Birds of North Carolina:
their Distribution and Abundance
Red-shouldered Hawk - Buteo lineatus
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General Comments This familiar hawk had for many decades been less numerous or less often seen than the Red-tailed Hawk. However, the Red-shouldered's wetland habitat is not really declining, and the increase in beaver ponds is actually providing better habitat, as the hawks often feed on reptiles and amphibians at such ponds and marshes. Thus, its numbers in the state are increasing, and birds are even nesting in wooded suburban areas in cities and towns, places that they seldom or ever did a few decades ago. The species is characteristic of wetlands, being mostly found in swamps and bottomland forests, but it also forages at beaver ponds and marshes near forested areas, as well as now in wooded residential areas. It is a noisy bird during courtship, and it can often be heard (if not seen) overhead at most every swamp and bottomland in the Coastal Plain and most of the Piedmont during the spring season.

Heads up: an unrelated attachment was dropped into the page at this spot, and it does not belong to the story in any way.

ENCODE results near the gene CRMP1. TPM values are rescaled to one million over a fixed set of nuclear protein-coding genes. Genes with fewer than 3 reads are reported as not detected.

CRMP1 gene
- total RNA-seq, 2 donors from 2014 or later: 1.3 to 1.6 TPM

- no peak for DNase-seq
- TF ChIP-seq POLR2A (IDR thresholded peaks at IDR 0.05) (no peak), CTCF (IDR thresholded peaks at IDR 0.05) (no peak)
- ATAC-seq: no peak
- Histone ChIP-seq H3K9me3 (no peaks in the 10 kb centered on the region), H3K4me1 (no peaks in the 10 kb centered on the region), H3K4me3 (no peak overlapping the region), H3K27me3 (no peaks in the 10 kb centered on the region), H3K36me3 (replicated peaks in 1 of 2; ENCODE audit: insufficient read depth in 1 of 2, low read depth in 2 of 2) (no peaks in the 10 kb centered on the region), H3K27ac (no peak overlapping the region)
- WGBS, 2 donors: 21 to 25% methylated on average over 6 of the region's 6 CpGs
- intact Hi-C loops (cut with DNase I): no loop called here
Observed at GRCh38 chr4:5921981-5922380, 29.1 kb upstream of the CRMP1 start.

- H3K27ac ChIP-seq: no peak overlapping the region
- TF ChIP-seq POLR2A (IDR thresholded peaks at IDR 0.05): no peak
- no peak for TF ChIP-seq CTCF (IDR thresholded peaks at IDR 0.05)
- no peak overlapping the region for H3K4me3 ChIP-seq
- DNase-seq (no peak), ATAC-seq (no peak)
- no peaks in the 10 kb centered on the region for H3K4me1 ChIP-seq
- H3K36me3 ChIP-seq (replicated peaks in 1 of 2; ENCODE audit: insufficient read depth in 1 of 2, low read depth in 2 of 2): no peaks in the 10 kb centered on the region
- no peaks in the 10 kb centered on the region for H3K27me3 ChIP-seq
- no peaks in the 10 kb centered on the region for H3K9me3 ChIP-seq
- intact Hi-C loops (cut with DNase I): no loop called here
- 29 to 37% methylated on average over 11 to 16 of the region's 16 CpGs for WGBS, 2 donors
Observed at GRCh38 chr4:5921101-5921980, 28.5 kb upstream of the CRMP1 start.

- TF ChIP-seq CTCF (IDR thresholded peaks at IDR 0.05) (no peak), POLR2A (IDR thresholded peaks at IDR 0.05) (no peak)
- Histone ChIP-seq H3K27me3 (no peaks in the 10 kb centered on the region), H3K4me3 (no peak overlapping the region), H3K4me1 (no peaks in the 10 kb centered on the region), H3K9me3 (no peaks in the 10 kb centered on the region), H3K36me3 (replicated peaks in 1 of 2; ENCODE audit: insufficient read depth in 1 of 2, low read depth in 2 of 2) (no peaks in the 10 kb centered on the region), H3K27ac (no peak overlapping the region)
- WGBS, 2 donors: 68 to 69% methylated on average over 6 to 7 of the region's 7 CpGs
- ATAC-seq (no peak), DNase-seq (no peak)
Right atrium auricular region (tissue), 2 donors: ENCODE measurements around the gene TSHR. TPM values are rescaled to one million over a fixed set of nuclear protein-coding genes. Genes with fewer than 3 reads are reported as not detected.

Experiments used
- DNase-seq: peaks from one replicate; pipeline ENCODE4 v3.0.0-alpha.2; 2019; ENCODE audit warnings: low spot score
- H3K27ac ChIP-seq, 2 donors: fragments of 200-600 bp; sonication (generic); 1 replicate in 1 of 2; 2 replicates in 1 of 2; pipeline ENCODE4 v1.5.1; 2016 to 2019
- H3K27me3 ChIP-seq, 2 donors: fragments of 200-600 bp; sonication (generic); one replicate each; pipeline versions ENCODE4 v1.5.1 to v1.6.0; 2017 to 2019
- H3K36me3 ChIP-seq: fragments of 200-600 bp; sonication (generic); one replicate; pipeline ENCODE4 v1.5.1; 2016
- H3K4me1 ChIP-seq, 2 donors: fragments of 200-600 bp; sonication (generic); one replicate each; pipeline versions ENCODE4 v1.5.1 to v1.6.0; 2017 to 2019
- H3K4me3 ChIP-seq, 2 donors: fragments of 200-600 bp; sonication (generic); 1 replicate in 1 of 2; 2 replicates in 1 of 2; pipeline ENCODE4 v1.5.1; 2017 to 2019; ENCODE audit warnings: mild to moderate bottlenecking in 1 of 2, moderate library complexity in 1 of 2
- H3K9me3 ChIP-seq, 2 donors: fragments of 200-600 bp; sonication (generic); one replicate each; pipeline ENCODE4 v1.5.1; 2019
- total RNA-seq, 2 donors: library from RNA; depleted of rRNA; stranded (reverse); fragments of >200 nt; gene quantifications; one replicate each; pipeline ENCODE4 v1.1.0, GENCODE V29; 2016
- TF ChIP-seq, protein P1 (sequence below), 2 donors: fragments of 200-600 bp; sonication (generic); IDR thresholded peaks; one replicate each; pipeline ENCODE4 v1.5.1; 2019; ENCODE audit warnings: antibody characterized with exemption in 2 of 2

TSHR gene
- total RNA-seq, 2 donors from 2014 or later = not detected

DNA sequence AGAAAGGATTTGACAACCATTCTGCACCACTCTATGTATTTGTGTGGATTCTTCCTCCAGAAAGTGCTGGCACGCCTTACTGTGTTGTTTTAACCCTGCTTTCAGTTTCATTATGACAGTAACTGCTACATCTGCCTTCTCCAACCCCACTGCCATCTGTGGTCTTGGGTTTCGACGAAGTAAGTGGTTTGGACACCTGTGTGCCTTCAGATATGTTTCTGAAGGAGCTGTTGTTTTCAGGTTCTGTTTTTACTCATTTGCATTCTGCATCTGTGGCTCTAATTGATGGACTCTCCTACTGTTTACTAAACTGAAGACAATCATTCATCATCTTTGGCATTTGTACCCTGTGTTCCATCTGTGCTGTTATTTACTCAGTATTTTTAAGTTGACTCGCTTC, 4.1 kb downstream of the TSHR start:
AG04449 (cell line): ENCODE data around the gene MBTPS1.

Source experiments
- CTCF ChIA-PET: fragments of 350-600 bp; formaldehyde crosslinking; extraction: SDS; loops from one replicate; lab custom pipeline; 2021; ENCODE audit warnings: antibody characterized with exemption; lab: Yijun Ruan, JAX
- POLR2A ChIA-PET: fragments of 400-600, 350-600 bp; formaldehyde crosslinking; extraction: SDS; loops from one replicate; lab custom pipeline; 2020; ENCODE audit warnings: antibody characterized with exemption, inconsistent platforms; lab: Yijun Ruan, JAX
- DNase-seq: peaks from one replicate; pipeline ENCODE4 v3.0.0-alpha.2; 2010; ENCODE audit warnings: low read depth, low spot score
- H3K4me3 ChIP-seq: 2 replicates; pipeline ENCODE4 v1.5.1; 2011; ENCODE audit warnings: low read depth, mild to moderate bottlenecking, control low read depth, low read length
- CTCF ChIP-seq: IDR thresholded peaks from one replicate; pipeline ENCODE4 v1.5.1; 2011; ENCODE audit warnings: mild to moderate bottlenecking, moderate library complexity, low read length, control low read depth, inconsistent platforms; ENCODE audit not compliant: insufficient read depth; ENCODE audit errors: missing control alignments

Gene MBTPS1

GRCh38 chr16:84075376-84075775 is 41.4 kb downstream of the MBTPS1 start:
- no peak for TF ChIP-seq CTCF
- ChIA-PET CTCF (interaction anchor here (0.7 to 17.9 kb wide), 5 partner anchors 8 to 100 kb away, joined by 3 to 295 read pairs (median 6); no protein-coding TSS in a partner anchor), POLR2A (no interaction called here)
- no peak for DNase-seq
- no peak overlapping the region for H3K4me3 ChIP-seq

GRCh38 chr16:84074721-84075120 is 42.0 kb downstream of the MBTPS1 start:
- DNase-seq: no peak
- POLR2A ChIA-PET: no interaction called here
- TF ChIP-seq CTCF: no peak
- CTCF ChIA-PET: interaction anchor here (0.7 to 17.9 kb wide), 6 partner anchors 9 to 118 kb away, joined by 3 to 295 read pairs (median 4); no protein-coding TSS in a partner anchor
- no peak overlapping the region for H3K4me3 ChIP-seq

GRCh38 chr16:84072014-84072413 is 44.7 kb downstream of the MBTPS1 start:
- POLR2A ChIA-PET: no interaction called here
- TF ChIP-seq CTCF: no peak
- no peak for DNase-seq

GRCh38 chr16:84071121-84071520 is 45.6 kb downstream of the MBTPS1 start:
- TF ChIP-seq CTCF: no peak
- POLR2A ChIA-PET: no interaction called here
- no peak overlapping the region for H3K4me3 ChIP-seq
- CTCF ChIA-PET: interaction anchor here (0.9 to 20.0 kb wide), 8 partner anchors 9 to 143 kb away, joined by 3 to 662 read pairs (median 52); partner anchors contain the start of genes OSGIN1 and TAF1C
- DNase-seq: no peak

Breeding Status Breeder
NC BRC List Definitive
State Status
U.S. Status
State Rank S5B,S5N
Global Rank G5
Coastal Plain Permanent resident, with some migratory movements; slightly increasing. Fairly common to often common over most of the province, even being resident on the Outer Banks in appropriate habitat (e.g., Buxton Woods). More numerous in extensive and wide bottomlands, such as along the Roanoke, Neuse, and Lumber rivers (both at brownwater and blackwater rivers). Slightly less numerous in the Sandhills region, but still uncommon to fairly common even there. Peak counts: ?
Piedmont Permanent resident, with barely noticeable migratory movements; increasing. Now fairly common to common over the province as a whole; less numerous (uncommon) in the western Piedmont, where extensive floodplains are less numerous. Peak counts: 43, Chapel Hill (spring count), 14 May 2000.
Mountains Permanent resident and migrant. Rare to uncommon in the lower elevations, and very rare over about 3,000 feet, where probably only a migrant. Probably most regular in fall. Status is not well known in the region, as suitable bottomlands, swamps, and beaver ponds are rare. Peak counts:
Finding Tips This species is more easily heard than seen, as its "Kee-yar" call is often heard in swamps and bottomlands long before the bird is seen. The Roanoke River floodplain is the best area in the state for them, but one to several can usually be found in a day of birding downstate, especially in the Coastal Plain.
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Attribution LeGrand[2024-02-10], LeGrand[2023-03-21], LeGrand[2012-05-19]
NC Map
Map depicts all counties with a report (transient or resident) for the species.
Click on county for list of all known species.
NC Breeding Season Map
Map depicts assumed breeding season abundance for the species.